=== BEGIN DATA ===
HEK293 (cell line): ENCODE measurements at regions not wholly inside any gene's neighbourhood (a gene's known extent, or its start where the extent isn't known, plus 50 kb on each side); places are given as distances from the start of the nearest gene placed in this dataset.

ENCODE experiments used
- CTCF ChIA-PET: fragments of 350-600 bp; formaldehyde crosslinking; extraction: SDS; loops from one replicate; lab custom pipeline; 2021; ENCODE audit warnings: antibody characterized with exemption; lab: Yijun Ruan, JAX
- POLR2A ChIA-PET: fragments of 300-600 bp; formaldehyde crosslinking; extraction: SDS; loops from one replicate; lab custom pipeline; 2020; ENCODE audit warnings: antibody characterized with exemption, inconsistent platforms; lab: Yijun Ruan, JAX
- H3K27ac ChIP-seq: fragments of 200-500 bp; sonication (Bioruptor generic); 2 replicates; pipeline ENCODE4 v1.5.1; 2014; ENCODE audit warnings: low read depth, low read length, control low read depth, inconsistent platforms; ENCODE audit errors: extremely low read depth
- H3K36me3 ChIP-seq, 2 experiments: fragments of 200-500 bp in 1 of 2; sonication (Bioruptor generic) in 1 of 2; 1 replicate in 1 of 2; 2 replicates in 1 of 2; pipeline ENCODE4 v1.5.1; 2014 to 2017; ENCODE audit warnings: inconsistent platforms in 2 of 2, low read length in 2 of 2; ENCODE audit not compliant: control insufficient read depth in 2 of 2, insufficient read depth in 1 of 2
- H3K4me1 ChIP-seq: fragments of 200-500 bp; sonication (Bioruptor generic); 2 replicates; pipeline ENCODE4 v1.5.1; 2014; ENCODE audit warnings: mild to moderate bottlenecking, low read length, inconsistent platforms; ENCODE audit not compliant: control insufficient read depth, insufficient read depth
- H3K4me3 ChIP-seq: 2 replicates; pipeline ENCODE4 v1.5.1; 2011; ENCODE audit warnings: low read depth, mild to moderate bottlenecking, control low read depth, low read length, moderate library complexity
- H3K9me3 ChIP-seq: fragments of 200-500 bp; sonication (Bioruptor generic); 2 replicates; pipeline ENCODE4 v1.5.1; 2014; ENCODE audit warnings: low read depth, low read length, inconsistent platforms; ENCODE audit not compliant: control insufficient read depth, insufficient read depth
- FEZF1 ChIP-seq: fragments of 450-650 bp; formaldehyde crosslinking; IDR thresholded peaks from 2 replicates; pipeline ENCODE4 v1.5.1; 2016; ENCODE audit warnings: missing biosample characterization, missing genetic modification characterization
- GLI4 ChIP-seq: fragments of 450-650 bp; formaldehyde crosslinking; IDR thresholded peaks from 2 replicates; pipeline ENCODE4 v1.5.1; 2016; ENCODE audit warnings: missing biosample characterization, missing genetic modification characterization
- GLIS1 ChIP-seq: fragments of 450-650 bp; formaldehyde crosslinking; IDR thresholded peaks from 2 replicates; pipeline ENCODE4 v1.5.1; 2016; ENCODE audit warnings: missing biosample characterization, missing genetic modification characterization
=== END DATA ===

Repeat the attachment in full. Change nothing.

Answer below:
HEK293 (cell line): ENCODE measurements at regions not wholly inside any gene's neighbourhood (a gene's known extent, or its start where the extent isn't known, plus 50 kb on each side); places are given as distances from the start of the nearest gene placed in this dataset.

ENCODE experiments used
- CTCF ChIA-PET: fragments of 350-600 bp; formaldehyde crosslinking; extraction: SDS; loops from one replicate; lab custom pipeline; 2021; ENCODE audit warnings: antibody characterized with exemption; lab: Yijun Ruan, JAX
- POLR2A ChIA-PET: fragments of 300-600 bp; formaldehyde crosslinking; extraction: SDS; loops from one replicate; lab custom pipeline; 2020; ENCODE audit warnings: antibody characterized with exemption, inconsistent platforms; lab: Yijun Ruan, JAX
- H3K27ac ChIP-seq: fragments of 200-500 bp; sonication (Bioruptor generic); 2 replicates; pipeline ENCODE4 v1.5.1; 2014; ENCODE audit warnings: low read depth, low read length, control low read depth, inconsistent platforms; ENCODE audit errors: extremely low read depth
- H3K36me3 ChIP-seq, 2 experiments: fragments of 200-500 bp in 1 of 2; sonication (Bioruptor generic) in 1 of 2; 1 replicate in 1 of 2; 2 replicates in 1 of 2; pipeline ENCODE4 v1.5.1; 2014 to 2017; ENCODE audit warnings: inconsistent platforms in 2 of 2, low read length in 2 of 2; ENCODE audit not compliant: control insufficient read depth in 2 of 2, insufficient read depth in 1 of 2
- H3K4me1 ChIP-seq: fragments of 200-500 bp; sonication (Bioruptor generic); 2 replicates; pipeline ENCODE4 v1.5.1; 2014; ENCODE audit warnings: mild to moderate bottlenecking, low read length, inconsistent platforms; ENCODE audit not compliant: control insufficient read depth, insufficient read depth
- H3K4me3 ChIP-seq: 2 replicates; pipeline ENCODE4 v1.5.1; 2011; ENCODE audit warnings: low read depth, mild to moderate bottlenecking, control low read depth, low read length, moderate library complexity
- H3K9me3 ChIP-seq: fragments of 200-500 bp; sonication (Bioruptor generic); 2 replicates; pipeline ENCODE4 v1.5.1; 2014; ENCODE audit warnings: low read depth, low read length, inconsistent platforms; ENCODE audit not compliant: control insufficient read depth, insufficient read depth
- FEZF1 ChIP-seq: fragments of 450-650 bp; formaldehyde crosslinking; IDR thresholded peaks from 2 replicates; pipeline ENCODE4 v1.5.1; 2016; ENCODE audit warnings: missing biosample characterization, missing genetic modification characterization
- GLI4 ChIP-seq: fragments of 450-650 bp; formaldehyde crosslinking; IDR thresholded peaks from 2 replicates; pipeline ENCODE4 v1.5.1; 2016; ENCODE audit warnings: missing biosample characterization, missing genetic modification characterization
- GLIS1 ChIP-seq: fragments of 450-650 bp; formaldehyde crosslinking; IDR thresholded peaks from 2 replicates; pipeline ENCODE4 v1.5.1; 2016; ENCODE audit warnings: missing biosample characterization, missing genetic modification characterization